One for collectors and obsessives only.
Jon Lusk 2009
Subtitled The American Radio Sessions, this double-disc set collects largely acoustic versions of classic T. Rex songs performed in 1971 and 1972, when the original glam rock pixie was trying to bust his way into America. Both the poor recording quality and mostly minimal arrangements (without the space dust production of Tony Visconti) make it far from essential, although it does shed some light on Marc Bolan’s creative processes at his artistic and commercial peak.
At that time, T. Rex were the most popular group in the UK since The Beatles, riding a wave of ‘T. Rexstasy’ and shifting millions of singles. Because so many of Bolan’s role models were American (Chuck Berry, Elvis, Dylan etc), the assumption was that ‘Bolan boogie’ would be a hit stateside. But, as Andrew Gardner’s sleeve notes – though laden with typos and incomplete sentences – correctly point out:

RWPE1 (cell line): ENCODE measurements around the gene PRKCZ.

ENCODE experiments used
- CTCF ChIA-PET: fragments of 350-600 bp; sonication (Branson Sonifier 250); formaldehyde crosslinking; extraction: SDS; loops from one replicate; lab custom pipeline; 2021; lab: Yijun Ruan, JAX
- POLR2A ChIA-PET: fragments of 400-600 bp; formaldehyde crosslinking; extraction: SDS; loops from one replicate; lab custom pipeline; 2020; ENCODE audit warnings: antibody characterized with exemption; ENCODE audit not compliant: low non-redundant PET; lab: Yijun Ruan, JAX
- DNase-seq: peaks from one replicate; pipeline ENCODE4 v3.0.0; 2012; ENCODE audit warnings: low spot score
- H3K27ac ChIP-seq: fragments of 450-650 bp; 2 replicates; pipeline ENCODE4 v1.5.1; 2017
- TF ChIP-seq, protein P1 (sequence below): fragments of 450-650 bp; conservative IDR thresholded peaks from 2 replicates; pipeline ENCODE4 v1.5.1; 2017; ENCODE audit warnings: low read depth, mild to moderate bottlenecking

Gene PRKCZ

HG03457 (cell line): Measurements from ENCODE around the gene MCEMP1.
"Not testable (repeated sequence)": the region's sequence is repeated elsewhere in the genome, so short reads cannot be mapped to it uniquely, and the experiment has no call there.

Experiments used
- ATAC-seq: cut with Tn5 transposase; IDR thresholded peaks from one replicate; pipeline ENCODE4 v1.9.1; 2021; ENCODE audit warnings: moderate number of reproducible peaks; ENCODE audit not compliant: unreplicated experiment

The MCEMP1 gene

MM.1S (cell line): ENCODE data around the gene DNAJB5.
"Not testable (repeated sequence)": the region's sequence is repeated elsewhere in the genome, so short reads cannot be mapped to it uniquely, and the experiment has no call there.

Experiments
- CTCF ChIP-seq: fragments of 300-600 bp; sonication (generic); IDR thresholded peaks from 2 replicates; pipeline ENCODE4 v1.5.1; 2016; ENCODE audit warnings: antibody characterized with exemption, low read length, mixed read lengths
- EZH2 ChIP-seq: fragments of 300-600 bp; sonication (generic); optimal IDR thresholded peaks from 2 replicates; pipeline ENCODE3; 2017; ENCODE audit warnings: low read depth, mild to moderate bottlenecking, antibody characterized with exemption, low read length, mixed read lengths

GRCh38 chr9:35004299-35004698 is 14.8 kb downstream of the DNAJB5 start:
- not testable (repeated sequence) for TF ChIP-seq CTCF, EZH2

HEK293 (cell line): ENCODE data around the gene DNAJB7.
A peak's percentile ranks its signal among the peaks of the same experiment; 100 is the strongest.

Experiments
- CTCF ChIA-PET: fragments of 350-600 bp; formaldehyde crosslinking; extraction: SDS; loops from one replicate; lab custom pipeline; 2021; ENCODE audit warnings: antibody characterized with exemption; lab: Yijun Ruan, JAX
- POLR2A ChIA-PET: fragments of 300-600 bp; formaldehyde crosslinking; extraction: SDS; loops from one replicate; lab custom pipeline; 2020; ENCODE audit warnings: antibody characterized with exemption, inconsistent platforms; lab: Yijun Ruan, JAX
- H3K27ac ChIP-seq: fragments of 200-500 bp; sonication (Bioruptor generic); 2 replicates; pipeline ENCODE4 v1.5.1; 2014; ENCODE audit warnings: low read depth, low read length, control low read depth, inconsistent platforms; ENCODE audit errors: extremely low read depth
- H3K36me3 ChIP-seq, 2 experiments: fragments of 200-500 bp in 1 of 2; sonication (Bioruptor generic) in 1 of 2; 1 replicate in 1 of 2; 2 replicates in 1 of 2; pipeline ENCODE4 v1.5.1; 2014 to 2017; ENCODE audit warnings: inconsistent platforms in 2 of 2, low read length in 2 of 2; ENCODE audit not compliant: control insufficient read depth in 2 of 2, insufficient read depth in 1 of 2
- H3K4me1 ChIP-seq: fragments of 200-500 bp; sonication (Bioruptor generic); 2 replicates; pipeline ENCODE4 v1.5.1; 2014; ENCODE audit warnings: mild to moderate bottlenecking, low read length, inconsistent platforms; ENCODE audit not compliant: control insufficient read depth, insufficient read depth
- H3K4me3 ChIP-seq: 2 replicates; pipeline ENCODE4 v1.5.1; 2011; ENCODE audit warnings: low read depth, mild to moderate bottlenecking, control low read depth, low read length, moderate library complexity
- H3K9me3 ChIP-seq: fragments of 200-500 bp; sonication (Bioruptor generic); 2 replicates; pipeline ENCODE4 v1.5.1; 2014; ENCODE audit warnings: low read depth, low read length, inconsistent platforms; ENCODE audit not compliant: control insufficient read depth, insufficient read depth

“In many respects, Bolan was far too English to win America. Although he’d plundered the American archives for his inspirations musically. He’s added such a unique twist to them, that by the time he took his unique brand of ‘Cosmic Rock n’ Roll’ back to them, it went over their heads.”
It’s best to start with disc two, which inexplicably features the earliest interviews and on-air sessions at WBAI Radio, New York, in April 1971. Disappointingly, this is the only part featuring the full electric T. Rex line-up with Steve Currie (bass), Bill Legend (drums) and Bolan’s photogenic sidekick Mickey Finn on congas. The influence of Jimi Hendrix on Bolan’s wah-wah guitar is obvious on a loose, extended version of Elemental Child, and there’s a banging, 12-minute take on Jewel, which almost morphs into Jeepster.
The cover of Honey Don’t (by US rockabilly icon Carl Perkins) is another revealing obscurity, as is Get It On Blues. Unfortunately, the sound quality is badly muffled in the sessions done at Chicago’s WGLD Radio on 11 Dec, 1971, which features the wonderful b side Sunken Rags.
Disc one is basically just Bolan accompanying his own inimitable hippy whinny on acoustic guitar, doing songs largely from his overrated The Slider album, interspersed with pointless interviews and the odd jingle. The otherworldly, faux-posh speaking voice that this son of a Hackney truck driver adopted has its own entertainment value, but this is one for collectors and T.Rex obsessives only.